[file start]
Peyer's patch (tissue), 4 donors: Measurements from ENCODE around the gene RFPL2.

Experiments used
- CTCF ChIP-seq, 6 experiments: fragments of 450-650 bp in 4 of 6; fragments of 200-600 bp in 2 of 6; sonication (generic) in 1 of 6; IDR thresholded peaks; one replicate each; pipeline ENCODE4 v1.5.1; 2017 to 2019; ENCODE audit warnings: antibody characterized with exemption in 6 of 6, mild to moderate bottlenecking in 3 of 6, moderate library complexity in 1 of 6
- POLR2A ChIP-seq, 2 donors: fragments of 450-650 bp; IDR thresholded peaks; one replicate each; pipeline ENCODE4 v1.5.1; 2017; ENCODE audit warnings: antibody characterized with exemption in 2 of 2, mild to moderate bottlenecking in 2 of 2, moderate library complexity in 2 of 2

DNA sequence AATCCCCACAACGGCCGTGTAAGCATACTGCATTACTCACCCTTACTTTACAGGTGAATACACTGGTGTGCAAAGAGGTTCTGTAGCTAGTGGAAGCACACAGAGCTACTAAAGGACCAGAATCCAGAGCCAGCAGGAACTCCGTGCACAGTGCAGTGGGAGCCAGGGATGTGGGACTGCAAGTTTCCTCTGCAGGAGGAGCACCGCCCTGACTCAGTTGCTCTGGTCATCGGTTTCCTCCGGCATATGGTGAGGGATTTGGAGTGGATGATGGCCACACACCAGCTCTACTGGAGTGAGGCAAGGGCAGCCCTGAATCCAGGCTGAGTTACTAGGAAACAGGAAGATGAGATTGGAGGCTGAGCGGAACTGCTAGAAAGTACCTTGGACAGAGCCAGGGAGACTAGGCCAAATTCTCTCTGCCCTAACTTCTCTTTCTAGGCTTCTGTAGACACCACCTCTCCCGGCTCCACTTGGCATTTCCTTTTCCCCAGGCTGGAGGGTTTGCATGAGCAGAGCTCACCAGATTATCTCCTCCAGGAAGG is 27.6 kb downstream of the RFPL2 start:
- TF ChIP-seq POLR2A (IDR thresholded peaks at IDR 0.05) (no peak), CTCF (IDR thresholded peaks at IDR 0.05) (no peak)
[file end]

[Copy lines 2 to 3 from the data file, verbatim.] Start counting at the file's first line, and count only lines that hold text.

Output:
Experiments used
- CTCF ChIP-seq, 6 experiments: fragments of 450-650 bp in 4 of 6; fragments of 200-600 bp in 2 of 6; sonication (generic) in 1 of 6; IDR thresholded peaks; one replicate each; pipeline ENCODE4 v1.5.1; 2017 to 2019; ENCODE audit warnings: antibody characterized with exemption in 6 of 6, mild to moderate bottlenecking in 3 of 6, moderate library complexity in 1 of 6